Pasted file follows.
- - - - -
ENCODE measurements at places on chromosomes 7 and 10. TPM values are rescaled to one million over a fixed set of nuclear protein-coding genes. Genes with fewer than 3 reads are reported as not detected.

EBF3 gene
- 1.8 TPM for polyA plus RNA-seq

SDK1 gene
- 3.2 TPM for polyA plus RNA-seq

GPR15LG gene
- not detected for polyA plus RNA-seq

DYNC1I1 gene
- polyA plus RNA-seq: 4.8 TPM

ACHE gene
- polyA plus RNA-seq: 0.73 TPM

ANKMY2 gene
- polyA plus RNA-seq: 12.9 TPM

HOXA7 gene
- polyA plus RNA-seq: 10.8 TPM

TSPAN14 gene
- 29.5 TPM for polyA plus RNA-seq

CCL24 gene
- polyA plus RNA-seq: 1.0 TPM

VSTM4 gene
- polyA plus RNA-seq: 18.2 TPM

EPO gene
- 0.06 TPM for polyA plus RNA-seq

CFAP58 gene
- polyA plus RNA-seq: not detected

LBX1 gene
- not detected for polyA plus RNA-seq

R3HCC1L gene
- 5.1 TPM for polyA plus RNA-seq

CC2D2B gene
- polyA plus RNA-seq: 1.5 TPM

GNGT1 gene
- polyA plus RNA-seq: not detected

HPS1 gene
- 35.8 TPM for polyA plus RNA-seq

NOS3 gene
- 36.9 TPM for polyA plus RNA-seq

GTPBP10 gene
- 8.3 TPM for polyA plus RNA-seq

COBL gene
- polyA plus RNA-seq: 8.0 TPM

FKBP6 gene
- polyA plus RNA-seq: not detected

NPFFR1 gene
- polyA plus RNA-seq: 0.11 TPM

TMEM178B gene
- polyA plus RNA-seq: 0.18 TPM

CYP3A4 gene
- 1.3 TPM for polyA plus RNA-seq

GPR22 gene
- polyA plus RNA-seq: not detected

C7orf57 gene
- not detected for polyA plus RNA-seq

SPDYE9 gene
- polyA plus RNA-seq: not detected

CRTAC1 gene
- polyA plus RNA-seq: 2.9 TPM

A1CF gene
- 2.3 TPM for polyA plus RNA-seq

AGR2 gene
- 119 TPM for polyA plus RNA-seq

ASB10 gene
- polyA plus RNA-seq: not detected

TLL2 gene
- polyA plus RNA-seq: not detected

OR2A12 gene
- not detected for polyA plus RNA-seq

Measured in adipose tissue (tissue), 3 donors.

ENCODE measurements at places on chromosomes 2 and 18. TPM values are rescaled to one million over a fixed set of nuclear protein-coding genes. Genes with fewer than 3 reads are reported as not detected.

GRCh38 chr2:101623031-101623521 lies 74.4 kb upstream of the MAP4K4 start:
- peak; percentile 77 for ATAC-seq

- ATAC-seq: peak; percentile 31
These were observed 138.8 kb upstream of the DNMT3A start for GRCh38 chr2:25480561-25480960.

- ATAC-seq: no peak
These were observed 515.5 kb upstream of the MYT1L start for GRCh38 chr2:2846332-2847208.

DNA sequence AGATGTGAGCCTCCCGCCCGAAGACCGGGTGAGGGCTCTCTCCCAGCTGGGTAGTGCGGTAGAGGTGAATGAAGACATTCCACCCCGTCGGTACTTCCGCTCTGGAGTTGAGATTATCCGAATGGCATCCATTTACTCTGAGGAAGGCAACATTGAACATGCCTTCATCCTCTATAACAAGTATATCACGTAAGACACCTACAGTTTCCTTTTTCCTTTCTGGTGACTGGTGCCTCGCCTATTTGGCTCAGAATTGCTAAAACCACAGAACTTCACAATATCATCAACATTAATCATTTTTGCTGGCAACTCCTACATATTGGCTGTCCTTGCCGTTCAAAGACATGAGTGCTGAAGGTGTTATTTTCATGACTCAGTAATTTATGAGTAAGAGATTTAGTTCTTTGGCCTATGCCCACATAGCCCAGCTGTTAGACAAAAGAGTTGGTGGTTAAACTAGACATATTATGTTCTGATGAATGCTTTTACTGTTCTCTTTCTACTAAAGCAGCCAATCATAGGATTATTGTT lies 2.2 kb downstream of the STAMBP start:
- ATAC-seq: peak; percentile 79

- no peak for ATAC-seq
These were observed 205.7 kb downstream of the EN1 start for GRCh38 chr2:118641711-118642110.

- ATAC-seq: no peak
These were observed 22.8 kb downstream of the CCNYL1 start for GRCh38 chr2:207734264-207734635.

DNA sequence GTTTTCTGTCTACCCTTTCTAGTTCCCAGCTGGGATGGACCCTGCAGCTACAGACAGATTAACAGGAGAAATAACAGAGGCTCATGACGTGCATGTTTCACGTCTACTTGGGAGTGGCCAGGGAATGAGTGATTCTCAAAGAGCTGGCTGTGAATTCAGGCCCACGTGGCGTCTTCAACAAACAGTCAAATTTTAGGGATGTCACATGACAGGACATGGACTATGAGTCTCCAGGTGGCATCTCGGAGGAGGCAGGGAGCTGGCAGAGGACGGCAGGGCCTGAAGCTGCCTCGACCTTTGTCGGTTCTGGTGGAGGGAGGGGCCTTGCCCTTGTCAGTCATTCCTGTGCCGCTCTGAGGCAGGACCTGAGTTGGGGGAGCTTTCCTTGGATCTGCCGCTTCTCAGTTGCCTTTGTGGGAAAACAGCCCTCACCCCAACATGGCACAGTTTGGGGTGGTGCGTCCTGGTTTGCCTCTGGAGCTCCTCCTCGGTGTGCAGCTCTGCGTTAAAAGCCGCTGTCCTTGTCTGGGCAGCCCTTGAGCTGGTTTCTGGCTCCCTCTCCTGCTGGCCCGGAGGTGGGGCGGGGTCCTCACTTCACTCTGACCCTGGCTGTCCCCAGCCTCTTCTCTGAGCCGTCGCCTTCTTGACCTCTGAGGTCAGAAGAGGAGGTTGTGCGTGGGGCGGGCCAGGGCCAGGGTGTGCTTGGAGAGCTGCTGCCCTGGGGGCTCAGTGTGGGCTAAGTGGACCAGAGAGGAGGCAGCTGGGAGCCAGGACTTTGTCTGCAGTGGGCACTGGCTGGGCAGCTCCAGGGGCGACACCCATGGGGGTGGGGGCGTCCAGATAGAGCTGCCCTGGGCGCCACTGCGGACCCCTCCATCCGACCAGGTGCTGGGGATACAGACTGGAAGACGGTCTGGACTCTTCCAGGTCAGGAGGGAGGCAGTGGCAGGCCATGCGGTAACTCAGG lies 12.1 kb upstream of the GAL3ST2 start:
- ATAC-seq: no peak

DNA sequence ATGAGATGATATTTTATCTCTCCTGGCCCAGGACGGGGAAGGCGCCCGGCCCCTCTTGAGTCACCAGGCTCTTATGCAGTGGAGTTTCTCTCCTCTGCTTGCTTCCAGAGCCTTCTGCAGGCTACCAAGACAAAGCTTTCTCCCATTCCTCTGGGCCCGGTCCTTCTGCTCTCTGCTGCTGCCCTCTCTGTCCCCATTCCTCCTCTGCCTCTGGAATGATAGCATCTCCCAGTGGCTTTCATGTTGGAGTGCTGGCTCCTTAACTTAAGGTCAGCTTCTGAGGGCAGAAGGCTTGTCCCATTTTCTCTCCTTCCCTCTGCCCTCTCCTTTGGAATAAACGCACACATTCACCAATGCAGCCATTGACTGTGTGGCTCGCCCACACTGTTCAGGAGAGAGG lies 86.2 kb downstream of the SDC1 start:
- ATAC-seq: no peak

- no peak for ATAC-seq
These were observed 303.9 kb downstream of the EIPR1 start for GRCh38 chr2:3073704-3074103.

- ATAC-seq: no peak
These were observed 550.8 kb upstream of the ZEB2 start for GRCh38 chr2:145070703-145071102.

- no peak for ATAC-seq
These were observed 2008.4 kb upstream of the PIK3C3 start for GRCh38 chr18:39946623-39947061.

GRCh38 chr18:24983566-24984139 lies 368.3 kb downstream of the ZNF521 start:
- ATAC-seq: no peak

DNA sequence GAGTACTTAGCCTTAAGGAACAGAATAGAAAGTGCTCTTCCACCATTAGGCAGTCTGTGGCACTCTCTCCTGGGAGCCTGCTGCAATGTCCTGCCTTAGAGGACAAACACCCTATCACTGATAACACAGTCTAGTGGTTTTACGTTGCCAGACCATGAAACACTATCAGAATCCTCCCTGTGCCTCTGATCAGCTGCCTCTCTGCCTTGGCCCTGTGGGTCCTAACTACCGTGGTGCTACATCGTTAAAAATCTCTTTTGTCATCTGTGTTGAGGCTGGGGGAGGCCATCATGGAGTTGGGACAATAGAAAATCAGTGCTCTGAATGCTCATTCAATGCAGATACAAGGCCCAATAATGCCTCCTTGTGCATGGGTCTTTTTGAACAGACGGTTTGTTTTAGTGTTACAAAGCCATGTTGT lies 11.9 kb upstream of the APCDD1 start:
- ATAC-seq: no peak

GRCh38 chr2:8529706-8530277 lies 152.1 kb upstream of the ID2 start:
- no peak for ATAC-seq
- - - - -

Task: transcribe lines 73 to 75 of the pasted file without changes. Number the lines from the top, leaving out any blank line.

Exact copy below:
These were observed 138.8 kb upstream of the DNMT3A start for GRCh38 chr2:25480561-25480960.

- ATAC-seq: no peak
These were observed 515.5 kb upstream of the MYT1L start for GRCh38 chr2:2846332-2847208.